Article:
I’ve been trying to maintain my sanity lately by greatly limiting the amount of news I read, and refraining as much as possible from engaging in debates with the fascist morons that support that racist turd Donald Trump. It’s difficult, as you know. I am furious. I am depressed. I am worried. What helps is listening to music, and sometimes what I need more than anything is the energy and attitude of a punk record. When I put on the self-titled debut CD release from Mighty Quinn & The Oakland Ronin, all I wanted was that energy, that drive, to let out some steam, and it worked perfectly. But I got more than that. This is a really good album, featuring some great material. The band is made up of Quinn Walker on vocals, Geoff Saba on guitar and vocals, Andrew Muhoberac on bass and vocals, and Joel Davidson on drums and vocals. Though this is the debut release from this band, it is not Quinn Walker’s first release. That came eight years ago, with the My Road EP. And several other releases followed. Mighty Quinn & The Oakland Ronin are based in – can you guess? – Oakland, California.
The album opens with “The Nu Punks,” the title first making me wonder if it would be about Greek punks discussing the alphabet. It has something of a good pop flavor right at the start (with that catchy “do-do do-do-do” bit), then kicks in with an energetic force, and is exactly the kind of fun I’m looking for. And we are off to a good start. That’s followed by “Meet The Ronin,” which has a bit of a spoken word introduction: “Hey, everybody, this is Mighty Quinn and the Oakland Ronin. We’re going to show you how we get down.” And halfway through, Quinn introduces the band. It’s not a bad song, but not as interesting or exciting as what follows. “Kilt Kimono” has lyrics about troubled teen years, and a great driving beat. “And when you’re screaming and rolling on the floor/That’s punk rock for sure.” A different version of this song was made available digitally last year, and then it was titled “Kilt & Kimono.” This new version is shorter, without that extended ending.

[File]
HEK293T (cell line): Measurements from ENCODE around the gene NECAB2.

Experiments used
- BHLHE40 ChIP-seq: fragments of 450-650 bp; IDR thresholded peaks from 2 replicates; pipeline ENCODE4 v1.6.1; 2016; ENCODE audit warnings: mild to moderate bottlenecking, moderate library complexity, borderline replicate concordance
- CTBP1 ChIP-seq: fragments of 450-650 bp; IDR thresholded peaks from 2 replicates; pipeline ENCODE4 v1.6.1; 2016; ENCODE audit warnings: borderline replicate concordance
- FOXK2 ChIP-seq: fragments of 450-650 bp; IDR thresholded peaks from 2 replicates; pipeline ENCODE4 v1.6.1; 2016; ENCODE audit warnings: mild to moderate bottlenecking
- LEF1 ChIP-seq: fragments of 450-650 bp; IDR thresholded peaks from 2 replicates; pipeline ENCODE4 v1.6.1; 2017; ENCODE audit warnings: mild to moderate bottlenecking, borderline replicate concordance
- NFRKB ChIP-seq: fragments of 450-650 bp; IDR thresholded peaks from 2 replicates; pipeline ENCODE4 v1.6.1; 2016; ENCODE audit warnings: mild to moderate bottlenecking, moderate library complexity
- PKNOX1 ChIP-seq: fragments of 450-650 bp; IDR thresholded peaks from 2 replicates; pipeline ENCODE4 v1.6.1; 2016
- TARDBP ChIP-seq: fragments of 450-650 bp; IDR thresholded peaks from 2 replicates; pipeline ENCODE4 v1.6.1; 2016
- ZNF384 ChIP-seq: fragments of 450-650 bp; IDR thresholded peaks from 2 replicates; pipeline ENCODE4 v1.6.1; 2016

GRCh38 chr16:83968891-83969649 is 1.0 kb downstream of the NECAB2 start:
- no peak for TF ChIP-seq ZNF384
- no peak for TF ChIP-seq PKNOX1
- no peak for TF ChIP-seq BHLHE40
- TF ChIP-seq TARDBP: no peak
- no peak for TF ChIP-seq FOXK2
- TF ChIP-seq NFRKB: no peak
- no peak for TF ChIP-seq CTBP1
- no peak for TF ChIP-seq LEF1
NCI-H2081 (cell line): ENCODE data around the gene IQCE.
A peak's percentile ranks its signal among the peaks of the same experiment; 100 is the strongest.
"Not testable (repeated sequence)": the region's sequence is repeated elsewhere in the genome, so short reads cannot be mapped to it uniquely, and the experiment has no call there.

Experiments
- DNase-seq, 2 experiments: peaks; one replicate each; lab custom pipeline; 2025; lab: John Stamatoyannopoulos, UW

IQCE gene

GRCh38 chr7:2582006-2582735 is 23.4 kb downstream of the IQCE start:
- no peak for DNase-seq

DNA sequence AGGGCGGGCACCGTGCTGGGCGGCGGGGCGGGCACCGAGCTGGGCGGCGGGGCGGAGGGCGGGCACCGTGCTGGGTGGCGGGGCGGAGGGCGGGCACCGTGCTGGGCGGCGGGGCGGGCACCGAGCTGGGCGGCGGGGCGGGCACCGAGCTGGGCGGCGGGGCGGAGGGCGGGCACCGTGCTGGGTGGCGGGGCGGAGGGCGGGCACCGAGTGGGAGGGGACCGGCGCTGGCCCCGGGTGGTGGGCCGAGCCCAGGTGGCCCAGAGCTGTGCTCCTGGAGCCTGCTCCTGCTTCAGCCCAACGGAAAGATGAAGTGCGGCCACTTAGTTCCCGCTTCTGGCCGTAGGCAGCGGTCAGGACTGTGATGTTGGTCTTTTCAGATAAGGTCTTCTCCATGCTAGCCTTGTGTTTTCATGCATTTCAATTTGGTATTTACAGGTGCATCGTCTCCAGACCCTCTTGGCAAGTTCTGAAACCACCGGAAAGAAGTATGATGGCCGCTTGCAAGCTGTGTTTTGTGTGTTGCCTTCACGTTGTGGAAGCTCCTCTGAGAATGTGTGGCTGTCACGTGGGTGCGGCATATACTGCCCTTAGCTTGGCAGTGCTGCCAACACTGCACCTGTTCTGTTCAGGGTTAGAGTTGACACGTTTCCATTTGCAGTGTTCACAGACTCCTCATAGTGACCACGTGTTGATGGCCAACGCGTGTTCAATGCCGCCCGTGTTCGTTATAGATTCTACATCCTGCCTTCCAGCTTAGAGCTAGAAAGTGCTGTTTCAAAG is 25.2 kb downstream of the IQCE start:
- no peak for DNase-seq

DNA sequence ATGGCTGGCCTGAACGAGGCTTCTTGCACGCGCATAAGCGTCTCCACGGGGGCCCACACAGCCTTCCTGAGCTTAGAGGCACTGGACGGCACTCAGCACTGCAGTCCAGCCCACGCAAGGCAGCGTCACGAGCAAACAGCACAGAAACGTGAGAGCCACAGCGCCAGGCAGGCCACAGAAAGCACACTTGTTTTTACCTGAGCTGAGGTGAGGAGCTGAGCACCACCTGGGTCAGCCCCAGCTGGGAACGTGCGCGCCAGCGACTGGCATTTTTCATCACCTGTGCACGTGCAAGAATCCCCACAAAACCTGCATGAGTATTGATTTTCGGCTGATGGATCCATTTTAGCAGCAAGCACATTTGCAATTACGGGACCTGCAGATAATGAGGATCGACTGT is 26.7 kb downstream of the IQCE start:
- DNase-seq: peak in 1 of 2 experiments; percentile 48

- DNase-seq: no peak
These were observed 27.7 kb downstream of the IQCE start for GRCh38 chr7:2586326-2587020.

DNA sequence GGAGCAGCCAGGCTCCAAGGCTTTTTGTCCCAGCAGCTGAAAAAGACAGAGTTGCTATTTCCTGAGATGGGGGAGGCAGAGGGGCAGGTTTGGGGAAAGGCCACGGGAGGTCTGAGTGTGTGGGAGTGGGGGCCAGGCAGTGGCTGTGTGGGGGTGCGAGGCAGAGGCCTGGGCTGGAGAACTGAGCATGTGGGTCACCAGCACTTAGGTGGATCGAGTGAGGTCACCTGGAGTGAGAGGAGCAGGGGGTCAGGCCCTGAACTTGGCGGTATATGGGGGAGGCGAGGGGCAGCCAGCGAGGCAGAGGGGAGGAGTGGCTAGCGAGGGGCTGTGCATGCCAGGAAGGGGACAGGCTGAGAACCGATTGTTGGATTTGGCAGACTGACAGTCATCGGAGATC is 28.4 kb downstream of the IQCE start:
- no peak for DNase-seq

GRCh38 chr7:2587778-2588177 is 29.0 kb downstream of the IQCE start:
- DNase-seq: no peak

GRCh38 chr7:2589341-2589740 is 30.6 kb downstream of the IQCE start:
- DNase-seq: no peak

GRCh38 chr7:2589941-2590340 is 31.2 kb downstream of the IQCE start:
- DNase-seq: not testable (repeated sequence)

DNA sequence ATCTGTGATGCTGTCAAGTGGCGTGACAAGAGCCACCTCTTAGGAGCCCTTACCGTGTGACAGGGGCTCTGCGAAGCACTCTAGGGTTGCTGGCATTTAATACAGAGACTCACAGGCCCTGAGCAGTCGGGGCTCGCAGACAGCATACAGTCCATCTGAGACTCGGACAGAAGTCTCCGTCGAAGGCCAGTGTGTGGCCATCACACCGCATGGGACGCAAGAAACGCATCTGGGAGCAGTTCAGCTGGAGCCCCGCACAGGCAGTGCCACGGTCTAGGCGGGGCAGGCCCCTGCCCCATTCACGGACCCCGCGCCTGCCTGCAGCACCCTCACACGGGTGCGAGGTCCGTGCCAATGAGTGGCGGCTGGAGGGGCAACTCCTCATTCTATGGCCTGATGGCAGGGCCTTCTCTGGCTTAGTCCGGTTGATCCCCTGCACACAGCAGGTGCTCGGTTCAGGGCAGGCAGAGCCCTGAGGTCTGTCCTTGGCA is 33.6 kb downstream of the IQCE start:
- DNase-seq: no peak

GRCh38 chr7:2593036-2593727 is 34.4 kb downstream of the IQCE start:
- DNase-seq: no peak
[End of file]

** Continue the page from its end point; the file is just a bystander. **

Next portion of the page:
“Headfirst” is one of my favorite tracks, coming on fast and strong. This is exactly what I’m looking for, a song to make me throw myself around the room, smiling the whole time. “Hey, you, you’re the one I want to come home at the end of the night/So come over now/Hey, you, you’re the one I’m talking to/You know I’m going to treat you right.” And these lines always make me happy: “I hope your daddy don’t mind/That I’m the best you can find.” How are those for some honest lyrics? This tune is a lot of fun. It’s followed by “BFF.” Okay, as much as I absolutely detest abbreviations like BFF, I dig this song, particularly the spoken word part: “Research suggests that individuals with less social connection have disrupted sleep patterns, altered immune systems and a thirty percent higher risk of dying in the next seven years.”
I feel that the heavy driving force of “Squash It” could push me right through a brick wall, and yeah, that’s a good thing. “And it can’t be, can’t always be about the money.” That’s followed by “Rebel,” an awesome tune with a great groove. I can’t help but enjoy lines like these: “Well, you can’t trust pigs and politicians/Government officials gonna tell you what to do/Tell them go to hell and fucking good for you/Because I’m a rebel/Yeah, I’m a fucking rebel.” A different, shorter version of this song was previously released online. Then “Town” has a fairly serious tone and a steady beat. A different and much shorter version of this one also was previously available online.
“Love Vs. Bankers” is one of my favorites. It is a timely song about love being more important than money in a world that is run by the disgustingly rich (with some lines directed at the rich). Sure, we all need money to survive, but let’s not allow the quest for money to be our driving force. “Well, the thing about love is you can’t control it/Love’s just too big to try to hold it.” It also has a delicious groove and tremendous energy. As with several of the other tracks, an earlier version of this song was released last year. That’s followed by “Anxiety,” another track that feels timely, and one that is in the same realm as “Love Vs. Bankers,” with lines like “Everybody’s greedy, got to get it to win/I want it, you want it, we all want it all/Just a bunch of greedy gods waiting to fall/And you think you’re everything.” This one comes at us with speed and energy and attitude, and then is suddenly gone. Ah, those short, powerful punk songs, in and out, say what you need to say and then be done, no need to wrap it up in pretty ribbons and nonsense. “L’Oakland” has a heavy sound, and was previously released as “Jolly Roger.” The disc then ends with a fun rock tune titled “Mickey Got Married.” This one makes me laugh, with lines like “Mickey got married too quick/Now he’s got a little kid who’s a dick/Now what you gonna do about that?” Of course, part of it is that it feels like it could be an alternate reality of mine, had I gone down a different path and continued to go by Mickey rather than switching to Michael in my early teens.
CD Track List
- The Nu Punks
- Meet The Ronin
- Kilt Kimono
- Squash It
- Love Vs. Bankers
- Mickey Got Married
Mighty Quinn & The Oakland Ronin is scheduled to be released on November 2, 2018, and will be available on both CD and vinyl.